How Can You Prevent Damage From Getting Recessed Lighting In A Vaulted Ceiling?
As much as we all would like to say that there are foolproof ways to prevent that kind of damages, but there isn’t a foolproof way to make sure that your recessed lighting will avoid harming your ceiling. With that said, these tips below can help prevent some (or most) of the damage:
- Leave some room between the lighting and the ceiling. A one to two-inch gap can help provide enough ventilation to help reduce the chances of moisture getting trapped inside.
- Use airtight recessed lighting fixtures. Another way to avoid having problems is to use airtight “cans” as the fixture of choice. These avoid having leaks that could bring in moisture from the room into the ceiling.
- Use LED lights. Old school incandescent bulbs can get pretty hot, as can many other types of lighting. To reduce the amount of heat that the bulbs radiate, it may be better to use LEDs in the recessed lighting setup.
- Hire professionals to install it. Sure, you might be able to get somewhat decent results if you try to DIY recessed lighting, but it’s not worth the risk of doing something wrong. Many professionals have their own protocols and specialty layouts that make vaulted ceiling recessed lights less risky. So, leave it to them.
What Alternatives To Recessed Lighting Work On Vaulted Ceilings?
If you love recessed lighting but don’t love the potential risks that come with it, there are other ways to get similar looks. Here are some of our suggestions:
- LED Strip Lighting. Strip lighting around the edges of the wall can provide a similarly modern look, and can also add a similar type of ambiance to smaller rooms.
- Modern Chandeliers. Modern-looking chandeliers have a similar crisp look, and also offer a similar spread of light. If you want to have a real close match to regular lighting, choose a chandelier that comes in a neutral or white tone.
- Drop Lamps. Regular ceiling lamps that drop down can offer a similar look and ambiance. Better still, they’re basically made to work with vaulted ceilings.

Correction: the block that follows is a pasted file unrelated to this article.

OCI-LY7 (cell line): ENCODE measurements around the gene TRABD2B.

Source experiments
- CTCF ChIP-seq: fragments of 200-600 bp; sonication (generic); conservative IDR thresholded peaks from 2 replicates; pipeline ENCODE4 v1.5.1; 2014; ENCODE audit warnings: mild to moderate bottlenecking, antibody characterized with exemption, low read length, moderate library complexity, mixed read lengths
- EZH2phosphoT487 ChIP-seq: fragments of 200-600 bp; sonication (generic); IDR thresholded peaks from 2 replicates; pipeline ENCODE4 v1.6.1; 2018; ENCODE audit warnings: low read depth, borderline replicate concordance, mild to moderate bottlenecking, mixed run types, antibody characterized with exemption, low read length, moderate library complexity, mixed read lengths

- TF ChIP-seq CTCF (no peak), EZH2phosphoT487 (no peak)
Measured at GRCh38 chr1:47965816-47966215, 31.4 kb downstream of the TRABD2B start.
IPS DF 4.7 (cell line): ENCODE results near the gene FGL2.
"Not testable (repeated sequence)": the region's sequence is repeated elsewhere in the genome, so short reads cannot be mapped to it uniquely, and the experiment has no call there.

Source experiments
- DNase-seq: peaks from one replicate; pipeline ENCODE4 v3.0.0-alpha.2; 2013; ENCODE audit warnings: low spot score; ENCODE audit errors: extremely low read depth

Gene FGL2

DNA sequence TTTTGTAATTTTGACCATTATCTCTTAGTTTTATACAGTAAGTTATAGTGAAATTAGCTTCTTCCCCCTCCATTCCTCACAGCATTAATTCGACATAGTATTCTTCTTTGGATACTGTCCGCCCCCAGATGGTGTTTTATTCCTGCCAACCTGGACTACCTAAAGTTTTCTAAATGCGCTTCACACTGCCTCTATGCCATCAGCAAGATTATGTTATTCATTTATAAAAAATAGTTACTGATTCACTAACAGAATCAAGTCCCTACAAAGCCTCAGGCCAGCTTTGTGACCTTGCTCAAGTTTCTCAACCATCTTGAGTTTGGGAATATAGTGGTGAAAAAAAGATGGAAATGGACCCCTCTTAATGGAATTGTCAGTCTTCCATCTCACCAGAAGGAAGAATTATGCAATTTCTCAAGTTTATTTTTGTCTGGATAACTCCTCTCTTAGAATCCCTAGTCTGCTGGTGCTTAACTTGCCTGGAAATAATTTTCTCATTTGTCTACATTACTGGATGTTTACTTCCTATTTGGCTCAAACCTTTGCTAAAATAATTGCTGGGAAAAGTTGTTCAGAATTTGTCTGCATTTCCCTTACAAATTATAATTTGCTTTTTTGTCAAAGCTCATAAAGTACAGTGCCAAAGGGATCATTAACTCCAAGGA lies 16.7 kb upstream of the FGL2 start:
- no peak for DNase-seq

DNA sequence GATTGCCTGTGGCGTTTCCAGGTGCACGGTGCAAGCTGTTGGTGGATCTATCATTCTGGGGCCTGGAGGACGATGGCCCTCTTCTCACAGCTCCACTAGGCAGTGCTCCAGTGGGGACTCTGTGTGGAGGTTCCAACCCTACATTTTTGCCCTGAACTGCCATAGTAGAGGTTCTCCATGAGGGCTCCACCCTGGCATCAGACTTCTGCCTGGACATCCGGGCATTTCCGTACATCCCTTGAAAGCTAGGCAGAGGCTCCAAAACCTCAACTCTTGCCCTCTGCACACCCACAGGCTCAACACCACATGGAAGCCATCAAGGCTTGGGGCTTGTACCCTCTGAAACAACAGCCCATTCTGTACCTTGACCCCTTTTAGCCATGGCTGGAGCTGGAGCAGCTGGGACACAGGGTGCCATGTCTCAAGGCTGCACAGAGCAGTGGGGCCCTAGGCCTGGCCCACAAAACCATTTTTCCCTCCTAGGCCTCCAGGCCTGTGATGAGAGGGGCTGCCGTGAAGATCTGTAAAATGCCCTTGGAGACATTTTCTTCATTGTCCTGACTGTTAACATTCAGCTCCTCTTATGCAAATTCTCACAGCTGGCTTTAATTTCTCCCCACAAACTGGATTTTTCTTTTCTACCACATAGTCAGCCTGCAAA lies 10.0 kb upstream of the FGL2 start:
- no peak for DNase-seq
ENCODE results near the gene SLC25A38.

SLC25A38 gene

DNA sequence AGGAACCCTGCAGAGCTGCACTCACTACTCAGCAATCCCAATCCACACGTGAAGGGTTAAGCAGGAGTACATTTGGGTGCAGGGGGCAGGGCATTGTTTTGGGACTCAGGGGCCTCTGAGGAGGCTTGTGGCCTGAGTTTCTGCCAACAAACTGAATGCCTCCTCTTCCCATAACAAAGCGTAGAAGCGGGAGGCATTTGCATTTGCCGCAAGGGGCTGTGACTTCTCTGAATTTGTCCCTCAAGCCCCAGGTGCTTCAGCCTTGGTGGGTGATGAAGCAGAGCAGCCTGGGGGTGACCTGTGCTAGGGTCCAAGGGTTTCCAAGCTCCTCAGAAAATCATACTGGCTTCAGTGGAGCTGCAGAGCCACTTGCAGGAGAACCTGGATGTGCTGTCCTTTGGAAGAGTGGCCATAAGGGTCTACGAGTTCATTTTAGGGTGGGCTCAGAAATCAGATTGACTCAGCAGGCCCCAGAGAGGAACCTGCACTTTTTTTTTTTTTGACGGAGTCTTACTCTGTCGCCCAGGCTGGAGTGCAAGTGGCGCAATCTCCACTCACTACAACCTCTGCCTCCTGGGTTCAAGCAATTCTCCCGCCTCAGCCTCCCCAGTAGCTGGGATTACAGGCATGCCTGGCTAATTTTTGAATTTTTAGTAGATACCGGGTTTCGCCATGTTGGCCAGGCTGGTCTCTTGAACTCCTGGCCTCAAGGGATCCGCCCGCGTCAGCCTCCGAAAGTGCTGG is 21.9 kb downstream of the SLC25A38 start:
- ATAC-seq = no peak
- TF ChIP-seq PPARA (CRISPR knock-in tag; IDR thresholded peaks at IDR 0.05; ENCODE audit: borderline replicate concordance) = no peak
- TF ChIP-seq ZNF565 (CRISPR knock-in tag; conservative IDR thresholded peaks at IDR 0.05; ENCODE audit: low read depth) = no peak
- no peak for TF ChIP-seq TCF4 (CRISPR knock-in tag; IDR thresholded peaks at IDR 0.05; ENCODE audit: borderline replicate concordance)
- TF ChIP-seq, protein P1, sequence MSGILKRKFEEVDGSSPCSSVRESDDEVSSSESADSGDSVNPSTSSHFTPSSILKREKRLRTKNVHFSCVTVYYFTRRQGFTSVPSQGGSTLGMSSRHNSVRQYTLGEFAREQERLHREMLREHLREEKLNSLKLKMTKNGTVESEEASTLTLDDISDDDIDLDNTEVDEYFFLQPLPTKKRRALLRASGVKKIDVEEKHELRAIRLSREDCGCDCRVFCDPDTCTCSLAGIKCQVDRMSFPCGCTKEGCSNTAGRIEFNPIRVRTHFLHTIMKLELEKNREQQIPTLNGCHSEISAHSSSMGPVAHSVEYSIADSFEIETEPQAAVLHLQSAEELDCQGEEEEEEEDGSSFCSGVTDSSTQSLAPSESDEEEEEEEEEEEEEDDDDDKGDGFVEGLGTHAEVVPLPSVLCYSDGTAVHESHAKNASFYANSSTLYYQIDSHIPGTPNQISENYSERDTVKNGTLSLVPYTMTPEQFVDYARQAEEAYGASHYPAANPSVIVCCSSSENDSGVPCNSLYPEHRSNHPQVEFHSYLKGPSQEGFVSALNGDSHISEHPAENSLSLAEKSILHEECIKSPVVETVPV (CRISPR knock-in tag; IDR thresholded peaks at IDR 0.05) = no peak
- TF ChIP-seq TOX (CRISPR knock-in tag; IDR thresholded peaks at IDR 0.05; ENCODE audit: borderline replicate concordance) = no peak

- Hanging Lanterns. Fans of the steampunk look will love this. It’s antique without being garish about it.
- Wall Lighting. If you’re looking for something that can look modern and highlight your tall walls, go for a series of wall sconces, followed up by a hanging lamp to help spread extra light throughout the room.
Our Final Take
Recessed lighting might be considered to be perennially trendy, but that doesn’t mean it works for all architecture types. Due to the way that recessed lights are installed, they can pose a serious risk to both your roof if you have vaulted ceilings. So, while it is technically possible to install them in a home with vaulted ceilings, it’s not a good idea.
There’s a good reason why you won’t usually see rooms that have both vaulted ceilings and recessed lighting. It’s just too risky and could easily cost thousands in repairs. We’re not saying that you need to get crappy fluorescent box lighting or something tacky like that, but you should choose a lighting type that’s less damaging to your roof.
Thankfully, there are tons of different ways that you can jazz up a room with recessed lighting. You can use hanging lanterns, chandeliers, or even wall lighting to get a similar look. So, don’t sweat it. You have plenty of other options to choose from if you want to avoid repair bills.
Ossiana Tepfenhart is an expert writer, focusing on interior design and general home tips. Writing is her life, and it's what she does best. Her interests include art and real estate investments.